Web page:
Second is the increasing political repression directed toward any form of opposition to the regime. Shambaugh notes, “The targets include the press, social media, film, arts and literature, religious groups, the Internet. intellectuals, Tibetans and Uighers, dissidents, lawyers, NGOs, university students and textbooks.” In other words, anyone in China who will not sing in Party harmony and instead marches to a different drummer. Political oppression has risen and ebbed over decades of Party rule. Susan Shirk points to increasing repression in recent years. “Party censorship tightened in the lead up to the 2008 Olympics and never relaxed after that,” says Shirk. “Reporters and editors have to tiptoe around taboo topics, including anything regarding high-level national leaders.” This has only increased since Xi Jinping came to power. In February 2014 a seventy-nine-year-old Hong Kong book editor named You Mantin was arrested on a trip to the mainland and sentenced to ten years in prison for allegedly smuggling seven cans of paint. His real crime: his publishing house was about to release an unflattering biography of Xi by the exiled writer Yu Jie.
Censorship has also increased in China’s troubled universities. Shambaugh points to a recent Central Committee directive, Document 9, which orders educational institutions to ban discussion of Western ideas, including universal values, civil society, rule of law, freedom of the press and constitutional democracy. The education minister, Yuan Guiren, explained the policy as part of an ongoing culture war. “Young teachers and students are key targets of infiltration by enemy forces,” Yuan said. “We must, by no means, allow into our classrooms material that propagates Western values.” The hypocrisy of this directive was self-evident in the large number of Party functionaries who send their children to study abroad. Even president Xi’s daughter recently graduated from Harvard!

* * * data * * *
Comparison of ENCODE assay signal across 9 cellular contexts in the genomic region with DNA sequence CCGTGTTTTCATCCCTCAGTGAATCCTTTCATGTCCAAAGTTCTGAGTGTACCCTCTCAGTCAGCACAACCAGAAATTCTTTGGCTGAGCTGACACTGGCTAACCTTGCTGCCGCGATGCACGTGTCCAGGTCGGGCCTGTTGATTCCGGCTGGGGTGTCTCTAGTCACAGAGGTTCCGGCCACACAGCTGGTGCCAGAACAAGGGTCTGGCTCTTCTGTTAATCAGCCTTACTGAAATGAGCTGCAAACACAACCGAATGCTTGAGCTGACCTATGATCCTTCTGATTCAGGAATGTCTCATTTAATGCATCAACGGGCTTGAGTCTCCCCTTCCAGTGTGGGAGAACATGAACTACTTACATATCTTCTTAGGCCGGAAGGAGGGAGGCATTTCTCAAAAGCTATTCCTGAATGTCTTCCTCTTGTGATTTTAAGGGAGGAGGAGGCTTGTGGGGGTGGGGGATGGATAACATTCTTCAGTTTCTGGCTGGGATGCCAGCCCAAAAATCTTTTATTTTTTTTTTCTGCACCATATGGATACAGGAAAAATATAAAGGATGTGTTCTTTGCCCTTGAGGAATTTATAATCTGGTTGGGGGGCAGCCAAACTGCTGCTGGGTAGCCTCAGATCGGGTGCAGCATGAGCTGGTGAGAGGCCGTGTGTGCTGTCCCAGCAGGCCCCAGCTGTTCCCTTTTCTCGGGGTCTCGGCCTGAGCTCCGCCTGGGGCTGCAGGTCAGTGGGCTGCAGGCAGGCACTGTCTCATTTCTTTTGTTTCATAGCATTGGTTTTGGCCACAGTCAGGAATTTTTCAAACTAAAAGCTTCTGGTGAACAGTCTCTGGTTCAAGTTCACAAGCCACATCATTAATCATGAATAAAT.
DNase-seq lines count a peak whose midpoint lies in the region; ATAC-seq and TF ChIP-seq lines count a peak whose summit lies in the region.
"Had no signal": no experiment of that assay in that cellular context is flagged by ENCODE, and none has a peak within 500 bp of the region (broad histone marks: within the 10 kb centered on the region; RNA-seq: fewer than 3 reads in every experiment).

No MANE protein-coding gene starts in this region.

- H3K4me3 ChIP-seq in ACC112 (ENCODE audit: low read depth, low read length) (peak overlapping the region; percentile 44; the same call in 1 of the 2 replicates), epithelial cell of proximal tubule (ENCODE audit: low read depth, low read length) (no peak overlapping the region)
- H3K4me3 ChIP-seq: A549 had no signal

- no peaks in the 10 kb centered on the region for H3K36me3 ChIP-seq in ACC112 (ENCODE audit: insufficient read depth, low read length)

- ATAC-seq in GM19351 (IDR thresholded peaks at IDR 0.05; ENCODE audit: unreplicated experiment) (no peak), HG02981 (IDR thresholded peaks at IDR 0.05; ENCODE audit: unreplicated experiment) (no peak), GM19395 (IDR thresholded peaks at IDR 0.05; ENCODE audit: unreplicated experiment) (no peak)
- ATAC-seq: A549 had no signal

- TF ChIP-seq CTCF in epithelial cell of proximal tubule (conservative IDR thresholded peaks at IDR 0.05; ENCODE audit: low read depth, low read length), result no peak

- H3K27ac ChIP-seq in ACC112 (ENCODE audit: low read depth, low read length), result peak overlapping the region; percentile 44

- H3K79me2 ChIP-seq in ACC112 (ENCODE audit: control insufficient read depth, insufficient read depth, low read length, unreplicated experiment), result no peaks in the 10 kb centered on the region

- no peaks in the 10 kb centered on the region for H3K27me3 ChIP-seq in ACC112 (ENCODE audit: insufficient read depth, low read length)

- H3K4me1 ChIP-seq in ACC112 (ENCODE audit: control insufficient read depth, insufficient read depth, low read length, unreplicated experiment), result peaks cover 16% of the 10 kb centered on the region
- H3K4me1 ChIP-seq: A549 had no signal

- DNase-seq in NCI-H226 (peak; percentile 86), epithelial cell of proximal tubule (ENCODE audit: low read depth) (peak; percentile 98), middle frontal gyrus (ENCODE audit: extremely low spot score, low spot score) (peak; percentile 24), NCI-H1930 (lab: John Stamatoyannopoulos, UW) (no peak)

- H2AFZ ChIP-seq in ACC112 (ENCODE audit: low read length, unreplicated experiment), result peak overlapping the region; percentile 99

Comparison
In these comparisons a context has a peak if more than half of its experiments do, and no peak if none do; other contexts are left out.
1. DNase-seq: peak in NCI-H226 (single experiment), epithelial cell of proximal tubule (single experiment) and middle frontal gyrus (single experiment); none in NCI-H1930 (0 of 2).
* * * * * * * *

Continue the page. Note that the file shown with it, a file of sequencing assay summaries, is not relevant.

Gao Yu, the seventy-one-year-old journalist who reported on this confidential directive, was arrested for “revealing state secrets” and sentenced last month to seven years in prison. She is the latest in a long string of recently jailed journalists. Last December, the Committee to Protect Journalists reported there were forty-four reporters in Chinese jails, more than anywhere else in the world. But repression is not limited to journalists. Evan Osnos reports, “In 2014, the government arrested nearly a thousand members of civil society, more than in any year since the mid-nineteen nineties.” That is, more arrests than at any time since the aftermath of the Tiananmen Massacre.
Third is the growing disaffection of even party regulars with the regime’s uninspiring message. As the Central Committee ratchets up its propaganda machine, its slogans fall increasingly on deaf ears. Shambaugh describes a high-powered academic conference he attended in 2014. Though the subject was President Xi’s much-touted idea of the “Chinese Dream,” everyone seemed to be simply going through the motions. “But it was evident that the propaganda had lost its power, and the emperor had no clothes.”